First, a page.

Carol, this blog post really resonates with me – took me two days to think through how to respond! I, too, am looking for joy – have been on that search on and off for years. I think I know the things that bring me joy, but am frustrated by the inability to put them into practice yet, mostly because they require being established in a group of people who know me, and that has been elusive – and moving twice in three years hadn’t helped speed that along. I’m in a season of waiting.
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Thanks Peg. I am glad you could relate. There is so much out there on the subject of joy! It is overwhelming. I think part of the problem is that one cannot define it for others. I do agree with you that your moving has probably made finding your joy elusive lately. I always felt your joy when you talked of your children, and were part of the band leadership. Unfortunately, the people you know now do not know that side of you. I will share the books once I have read a little bit of them – I started one last night. I just want to be sure they have something to offer. It was hard to choose! Thanks, again for the comments.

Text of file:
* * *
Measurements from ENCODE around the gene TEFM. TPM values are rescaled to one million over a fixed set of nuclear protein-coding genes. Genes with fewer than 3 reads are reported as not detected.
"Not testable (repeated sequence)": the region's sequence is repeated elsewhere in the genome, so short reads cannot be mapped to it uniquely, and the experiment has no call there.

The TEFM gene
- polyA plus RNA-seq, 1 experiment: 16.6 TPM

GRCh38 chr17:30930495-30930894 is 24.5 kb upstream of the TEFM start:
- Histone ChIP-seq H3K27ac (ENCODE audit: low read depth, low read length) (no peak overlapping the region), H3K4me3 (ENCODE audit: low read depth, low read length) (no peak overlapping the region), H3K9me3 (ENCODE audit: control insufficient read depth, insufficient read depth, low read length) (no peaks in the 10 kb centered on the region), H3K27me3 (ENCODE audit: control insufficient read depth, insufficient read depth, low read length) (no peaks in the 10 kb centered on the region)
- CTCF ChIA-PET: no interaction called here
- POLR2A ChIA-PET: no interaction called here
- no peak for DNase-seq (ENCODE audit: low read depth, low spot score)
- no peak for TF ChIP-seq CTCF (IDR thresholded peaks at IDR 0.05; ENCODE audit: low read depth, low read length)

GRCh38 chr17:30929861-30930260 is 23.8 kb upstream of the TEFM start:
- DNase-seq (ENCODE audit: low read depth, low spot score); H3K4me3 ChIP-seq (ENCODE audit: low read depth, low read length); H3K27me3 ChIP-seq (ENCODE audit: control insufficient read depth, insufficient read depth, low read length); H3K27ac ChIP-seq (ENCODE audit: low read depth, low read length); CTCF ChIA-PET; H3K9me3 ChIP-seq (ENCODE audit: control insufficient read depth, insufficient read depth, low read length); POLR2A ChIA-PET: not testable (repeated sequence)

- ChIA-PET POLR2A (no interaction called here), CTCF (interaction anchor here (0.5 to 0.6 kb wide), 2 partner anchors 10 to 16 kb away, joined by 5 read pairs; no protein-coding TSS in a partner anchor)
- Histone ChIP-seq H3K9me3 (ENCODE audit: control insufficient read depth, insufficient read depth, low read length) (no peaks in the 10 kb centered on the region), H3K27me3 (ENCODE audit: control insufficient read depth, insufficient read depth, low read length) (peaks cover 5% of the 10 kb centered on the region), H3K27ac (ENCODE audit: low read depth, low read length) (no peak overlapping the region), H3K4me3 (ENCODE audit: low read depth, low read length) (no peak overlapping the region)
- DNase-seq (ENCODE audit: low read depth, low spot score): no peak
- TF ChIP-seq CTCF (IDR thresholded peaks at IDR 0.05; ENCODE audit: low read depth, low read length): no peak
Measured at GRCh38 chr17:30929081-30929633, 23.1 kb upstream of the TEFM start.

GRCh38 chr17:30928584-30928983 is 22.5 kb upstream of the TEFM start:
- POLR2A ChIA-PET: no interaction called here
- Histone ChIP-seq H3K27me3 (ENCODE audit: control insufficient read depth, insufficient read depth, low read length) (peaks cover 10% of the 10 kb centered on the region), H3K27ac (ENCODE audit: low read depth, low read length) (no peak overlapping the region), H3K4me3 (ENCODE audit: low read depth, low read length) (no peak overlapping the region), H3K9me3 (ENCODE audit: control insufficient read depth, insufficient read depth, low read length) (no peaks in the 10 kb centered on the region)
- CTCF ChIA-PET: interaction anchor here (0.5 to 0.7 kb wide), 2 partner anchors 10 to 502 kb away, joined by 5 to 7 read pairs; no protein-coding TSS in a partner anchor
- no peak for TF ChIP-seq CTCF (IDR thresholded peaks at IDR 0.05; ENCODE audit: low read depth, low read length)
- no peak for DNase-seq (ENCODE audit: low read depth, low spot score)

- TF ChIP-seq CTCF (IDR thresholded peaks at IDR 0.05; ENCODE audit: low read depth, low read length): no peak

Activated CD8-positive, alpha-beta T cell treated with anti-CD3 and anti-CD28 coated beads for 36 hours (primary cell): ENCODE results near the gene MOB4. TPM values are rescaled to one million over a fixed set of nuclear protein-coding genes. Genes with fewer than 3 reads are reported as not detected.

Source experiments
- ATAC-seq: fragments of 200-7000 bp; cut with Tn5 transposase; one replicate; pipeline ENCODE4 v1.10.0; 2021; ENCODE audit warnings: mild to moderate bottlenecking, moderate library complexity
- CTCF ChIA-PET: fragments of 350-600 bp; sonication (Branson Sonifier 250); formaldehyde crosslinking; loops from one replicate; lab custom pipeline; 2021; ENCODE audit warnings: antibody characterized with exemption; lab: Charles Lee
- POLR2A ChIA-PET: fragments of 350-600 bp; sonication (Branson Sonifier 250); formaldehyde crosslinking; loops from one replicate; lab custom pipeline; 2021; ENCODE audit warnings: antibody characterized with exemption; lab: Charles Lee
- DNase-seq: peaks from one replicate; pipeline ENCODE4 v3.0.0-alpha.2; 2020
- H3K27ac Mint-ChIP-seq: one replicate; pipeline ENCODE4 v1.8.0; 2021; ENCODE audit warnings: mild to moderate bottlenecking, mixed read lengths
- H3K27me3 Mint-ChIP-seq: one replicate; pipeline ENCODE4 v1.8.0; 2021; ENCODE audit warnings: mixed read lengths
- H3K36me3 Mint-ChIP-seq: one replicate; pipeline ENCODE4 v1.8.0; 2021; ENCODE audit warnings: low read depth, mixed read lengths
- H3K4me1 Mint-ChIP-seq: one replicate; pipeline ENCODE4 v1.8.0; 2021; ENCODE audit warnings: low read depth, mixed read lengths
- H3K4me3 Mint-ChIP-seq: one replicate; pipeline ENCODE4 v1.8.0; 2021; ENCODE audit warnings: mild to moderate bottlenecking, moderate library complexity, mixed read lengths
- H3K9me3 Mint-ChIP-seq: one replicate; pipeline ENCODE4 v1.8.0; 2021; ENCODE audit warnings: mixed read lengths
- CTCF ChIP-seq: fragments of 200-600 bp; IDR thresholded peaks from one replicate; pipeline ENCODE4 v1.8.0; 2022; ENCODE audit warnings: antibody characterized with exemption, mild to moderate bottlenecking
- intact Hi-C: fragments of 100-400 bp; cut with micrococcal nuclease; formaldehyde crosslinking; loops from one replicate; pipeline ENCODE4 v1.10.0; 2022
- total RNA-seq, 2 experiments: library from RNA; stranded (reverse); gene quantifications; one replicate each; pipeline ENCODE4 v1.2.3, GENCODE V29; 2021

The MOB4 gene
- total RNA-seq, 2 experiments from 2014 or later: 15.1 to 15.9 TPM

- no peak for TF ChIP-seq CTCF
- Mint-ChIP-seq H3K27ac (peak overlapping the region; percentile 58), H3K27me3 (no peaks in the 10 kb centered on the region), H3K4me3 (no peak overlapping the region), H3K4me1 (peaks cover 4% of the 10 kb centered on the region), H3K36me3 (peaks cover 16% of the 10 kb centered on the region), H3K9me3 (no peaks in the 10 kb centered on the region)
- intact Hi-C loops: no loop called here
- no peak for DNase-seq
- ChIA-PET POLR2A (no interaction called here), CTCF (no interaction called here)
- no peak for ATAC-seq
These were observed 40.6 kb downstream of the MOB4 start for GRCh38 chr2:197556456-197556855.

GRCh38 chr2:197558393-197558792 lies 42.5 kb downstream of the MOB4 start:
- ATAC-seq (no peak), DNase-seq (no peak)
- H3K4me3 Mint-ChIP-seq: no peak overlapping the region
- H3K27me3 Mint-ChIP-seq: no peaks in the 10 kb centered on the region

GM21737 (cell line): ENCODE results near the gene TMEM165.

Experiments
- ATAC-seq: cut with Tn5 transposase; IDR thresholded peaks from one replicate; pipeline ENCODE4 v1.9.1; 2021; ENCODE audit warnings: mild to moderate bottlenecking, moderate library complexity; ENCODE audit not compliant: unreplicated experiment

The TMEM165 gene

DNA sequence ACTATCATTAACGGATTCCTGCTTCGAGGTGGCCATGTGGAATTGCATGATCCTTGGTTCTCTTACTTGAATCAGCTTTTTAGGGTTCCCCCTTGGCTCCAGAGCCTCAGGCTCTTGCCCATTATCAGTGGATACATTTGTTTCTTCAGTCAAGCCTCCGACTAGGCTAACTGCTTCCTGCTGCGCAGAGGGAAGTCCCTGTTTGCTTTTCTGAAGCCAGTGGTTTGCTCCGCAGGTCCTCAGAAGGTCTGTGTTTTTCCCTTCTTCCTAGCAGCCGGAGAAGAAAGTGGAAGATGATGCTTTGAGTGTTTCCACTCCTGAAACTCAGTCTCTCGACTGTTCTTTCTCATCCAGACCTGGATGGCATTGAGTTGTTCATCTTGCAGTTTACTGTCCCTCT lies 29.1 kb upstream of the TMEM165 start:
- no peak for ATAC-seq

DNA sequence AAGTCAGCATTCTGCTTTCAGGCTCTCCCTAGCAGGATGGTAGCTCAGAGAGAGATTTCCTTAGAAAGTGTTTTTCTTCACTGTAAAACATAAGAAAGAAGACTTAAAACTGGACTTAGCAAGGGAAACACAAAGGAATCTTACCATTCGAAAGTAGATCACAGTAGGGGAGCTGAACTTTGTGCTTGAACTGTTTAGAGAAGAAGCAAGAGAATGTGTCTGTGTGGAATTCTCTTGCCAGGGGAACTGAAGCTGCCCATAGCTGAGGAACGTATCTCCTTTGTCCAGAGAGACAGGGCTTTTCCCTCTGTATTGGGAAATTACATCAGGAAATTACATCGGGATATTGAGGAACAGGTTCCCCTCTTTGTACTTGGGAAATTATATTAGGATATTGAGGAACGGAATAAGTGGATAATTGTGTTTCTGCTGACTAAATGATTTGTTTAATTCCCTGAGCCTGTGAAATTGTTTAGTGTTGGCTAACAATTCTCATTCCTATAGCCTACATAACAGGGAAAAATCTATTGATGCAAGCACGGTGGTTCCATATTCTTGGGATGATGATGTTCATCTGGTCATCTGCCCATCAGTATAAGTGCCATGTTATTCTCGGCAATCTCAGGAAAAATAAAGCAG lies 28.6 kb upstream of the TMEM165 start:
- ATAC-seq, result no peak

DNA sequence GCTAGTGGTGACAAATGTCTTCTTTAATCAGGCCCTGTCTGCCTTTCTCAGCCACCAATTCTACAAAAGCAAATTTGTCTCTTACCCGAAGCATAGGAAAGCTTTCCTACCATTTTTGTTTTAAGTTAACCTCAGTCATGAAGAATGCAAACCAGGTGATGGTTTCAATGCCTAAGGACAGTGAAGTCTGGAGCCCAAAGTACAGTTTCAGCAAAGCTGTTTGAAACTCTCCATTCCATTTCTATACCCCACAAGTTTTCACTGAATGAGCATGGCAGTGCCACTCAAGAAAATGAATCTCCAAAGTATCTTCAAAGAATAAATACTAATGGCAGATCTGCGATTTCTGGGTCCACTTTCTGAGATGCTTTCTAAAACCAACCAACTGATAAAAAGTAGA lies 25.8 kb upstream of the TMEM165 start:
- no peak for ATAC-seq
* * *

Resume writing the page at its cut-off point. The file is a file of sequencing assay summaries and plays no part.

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There are lots of books out there on this topic! I think many folks are searching. I know I find joy in leadership and facilitating groups – now just to find one.
And yes, my children bring me great joy, as your boys do you!